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Behind the Numbers: Avalanche Free Agent Additions

Andi Duroux Avatar
July 1, 2018

Ah, July 1st. It’s only fitting that Canada’s Independence Day coincides with the start of NHL free agency, the one day a year where every club waves goodbye to departing players to welcome in the new. It’s a day of change, and the Avalanche celebrated accordingly this year.

Gone are the familiar faces of Jonathan Bernier, Blake Comeau, and many others. In their place, the team added defenseman Ian Cole and left wing Matt Calvert to the fold.

So, who are these new players? Where do they fit in the lineup, and what do they mean for the team moving forward?


Let’s start with the defenseman of the set, Ian Cole. He was selected in the first round of the 2007 draft by St. Louis and played his first four and a half seasons with them. Midway through the 2014-15 campaign, he found himself traded to Pittsburgh, where he managed to win two Stanley Cups. This February, the 29-year-old was on the move again, first to Ottawa in the Derick Brassard deal, then flipped to Columbus three days later for a prospect and a 3rd.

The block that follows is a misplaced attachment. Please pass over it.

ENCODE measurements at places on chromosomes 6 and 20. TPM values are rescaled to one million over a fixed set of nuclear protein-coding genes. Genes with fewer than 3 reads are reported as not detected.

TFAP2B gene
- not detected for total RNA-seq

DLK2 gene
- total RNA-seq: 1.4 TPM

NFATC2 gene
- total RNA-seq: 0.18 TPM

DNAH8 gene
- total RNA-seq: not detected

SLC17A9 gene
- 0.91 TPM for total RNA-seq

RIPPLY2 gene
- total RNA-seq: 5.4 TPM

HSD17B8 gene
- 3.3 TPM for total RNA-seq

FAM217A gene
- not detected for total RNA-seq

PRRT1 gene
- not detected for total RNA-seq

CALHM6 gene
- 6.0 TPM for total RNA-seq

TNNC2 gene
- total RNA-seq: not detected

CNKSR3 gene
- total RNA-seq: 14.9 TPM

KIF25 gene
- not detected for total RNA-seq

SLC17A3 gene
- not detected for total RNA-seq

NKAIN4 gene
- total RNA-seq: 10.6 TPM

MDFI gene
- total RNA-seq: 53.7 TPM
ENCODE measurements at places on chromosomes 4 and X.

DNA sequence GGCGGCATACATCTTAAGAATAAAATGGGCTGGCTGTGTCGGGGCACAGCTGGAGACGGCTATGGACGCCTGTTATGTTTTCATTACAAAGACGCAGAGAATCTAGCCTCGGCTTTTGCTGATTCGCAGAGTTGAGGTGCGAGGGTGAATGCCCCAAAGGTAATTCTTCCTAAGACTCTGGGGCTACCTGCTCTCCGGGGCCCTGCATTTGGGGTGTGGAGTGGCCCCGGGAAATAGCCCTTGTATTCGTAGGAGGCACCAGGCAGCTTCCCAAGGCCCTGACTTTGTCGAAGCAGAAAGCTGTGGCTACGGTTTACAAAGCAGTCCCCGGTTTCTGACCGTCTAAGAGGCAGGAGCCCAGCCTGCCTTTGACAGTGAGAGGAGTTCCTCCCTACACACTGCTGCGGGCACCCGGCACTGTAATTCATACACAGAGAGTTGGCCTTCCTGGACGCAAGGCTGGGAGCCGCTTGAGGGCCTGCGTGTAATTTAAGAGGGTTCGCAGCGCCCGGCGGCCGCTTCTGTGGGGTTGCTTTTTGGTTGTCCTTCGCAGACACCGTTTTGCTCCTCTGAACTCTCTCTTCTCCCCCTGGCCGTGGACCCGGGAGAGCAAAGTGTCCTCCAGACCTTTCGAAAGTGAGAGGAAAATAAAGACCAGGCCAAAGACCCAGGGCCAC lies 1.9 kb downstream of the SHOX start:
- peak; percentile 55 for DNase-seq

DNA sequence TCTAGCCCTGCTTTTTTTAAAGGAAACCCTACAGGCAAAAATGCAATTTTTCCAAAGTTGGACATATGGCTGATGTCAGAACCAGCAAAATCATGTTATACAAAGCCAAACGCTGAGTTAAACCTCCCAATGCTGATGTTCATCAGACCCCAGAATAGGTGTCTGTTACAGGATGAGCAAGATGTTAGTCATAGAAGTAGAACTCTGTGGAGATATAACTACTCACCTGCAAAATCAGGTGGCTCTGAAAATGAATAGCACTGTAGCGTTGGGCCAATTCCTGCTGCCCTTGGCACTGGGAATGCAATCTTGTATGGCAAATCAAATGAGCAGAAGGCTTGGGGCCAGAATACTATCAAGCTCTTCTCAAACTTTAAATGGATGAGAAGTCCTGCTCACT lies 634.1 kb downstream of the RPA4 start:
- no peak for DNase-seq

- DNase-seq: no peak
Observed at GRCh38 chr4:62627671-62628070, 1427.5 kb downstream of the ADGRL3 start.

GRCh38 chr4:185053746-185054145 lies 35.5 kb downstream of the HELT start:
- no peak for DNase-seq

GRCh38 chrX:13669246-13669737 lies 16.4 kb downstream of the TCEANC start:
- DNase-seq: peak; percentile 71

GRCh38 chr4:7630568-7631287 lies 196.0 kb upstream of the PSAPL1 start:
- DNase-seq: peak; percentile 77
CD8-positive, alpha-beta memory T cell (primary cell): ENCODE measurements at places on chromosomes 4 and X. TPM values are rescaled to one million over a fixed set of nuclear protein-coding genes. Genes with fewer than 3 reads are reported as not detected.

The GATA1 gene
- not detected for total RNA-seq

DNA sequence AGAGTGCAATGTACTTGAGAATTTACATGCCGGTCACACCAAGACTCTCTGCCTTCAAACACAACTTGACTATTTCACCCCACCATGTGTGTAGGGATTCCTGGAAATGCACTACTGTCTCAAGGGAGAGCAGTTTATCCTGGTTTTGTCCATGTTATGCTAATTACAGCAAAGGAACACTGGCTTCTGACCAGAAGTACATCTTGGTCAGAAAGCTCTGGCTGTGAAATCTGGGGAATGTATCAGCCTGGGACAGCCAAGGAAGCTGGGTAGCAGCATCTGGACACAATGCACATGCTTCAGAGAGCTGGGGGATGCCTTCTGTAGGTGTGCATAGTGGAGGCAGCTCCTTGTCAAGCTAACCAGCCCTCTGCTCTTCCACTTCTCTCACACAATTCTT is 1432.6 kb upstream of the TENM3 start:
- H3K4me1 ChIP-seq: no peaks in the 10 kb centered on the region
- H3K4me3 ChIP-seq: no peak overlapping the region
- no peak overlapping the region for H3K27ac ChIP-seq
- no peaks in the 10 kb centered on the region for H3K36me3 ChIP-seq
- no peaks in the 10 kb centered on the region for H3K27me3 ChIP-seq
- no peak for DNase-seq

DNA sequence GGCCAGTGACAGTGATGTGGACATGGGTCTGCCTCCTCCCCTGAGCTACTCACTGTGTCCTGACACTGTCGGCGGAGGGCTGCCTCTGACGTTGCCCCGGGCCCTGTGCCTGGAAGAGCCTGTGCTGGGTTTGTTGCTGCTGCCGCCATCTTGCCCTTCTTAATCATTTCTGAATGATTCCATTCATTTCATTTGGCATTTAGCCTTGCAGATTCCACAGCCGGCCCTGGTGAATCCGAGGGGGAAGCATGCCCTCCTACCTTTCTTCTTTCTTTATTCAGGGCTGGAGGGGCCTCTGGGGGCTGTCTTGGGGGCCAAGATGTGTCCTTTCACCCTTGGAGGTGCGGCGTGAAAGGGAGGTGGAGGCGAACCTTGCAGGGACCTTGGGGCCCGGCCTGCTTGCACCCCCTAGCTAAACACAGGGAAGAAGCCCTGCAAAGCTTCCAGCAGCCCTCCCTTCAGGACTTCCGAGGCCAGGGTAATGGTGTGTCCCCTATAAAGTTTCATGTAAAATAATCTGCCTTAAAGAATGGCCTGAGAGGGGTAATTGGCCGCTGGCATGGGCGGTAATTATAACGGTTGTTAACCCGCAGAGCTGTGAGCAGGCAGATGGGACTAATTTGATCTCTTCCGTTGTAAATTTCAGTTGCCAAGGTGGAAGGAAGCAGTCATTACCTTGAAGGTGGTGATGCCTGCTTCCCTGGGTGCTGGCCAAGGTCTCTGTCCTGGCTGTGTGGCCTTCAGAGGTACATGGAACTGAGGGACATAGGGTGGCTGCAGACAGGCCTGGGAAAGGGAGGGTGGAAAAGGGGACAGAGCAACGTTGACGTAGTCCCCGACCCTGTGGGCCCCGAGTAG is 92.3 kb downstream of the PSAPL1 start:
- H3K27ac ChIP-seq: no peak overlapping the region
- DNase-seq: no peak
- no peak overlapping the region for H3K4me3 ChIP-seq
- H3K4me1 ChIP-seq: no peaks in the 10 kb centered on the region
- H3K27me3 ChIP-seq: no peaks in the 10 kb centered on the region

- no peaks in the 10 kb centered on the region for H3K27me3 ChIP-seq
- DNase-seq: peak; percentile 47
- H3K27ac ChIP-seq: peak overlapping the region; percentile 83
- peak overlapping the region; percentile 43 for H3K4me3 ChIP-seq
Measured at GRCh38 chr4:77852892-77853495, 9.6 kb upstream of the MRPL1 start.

So, who is he? In 47 games with Pittsburgh this year, Cole scored 3G / 10A / 13pts while averaging 15:09 at even strength and 2:27 short-handed a night. His normal defensive partners included an eclectic mix of Jamie Oleksiak, Justin Schultz, Chad Ruhwedel, and old friend Matt Hunwick. In short, he was a 3rd pairing PK player on a very good team.

After he moved to Columbus, his TOI jumped a bit at even strength, crossing the 16-minute mark to 16:23. His PK duties also continued – he and David Savard made up the first unit during the last 10 games of the season. In his 20 games with the Jackets, he also added 2 goals and 5 assists.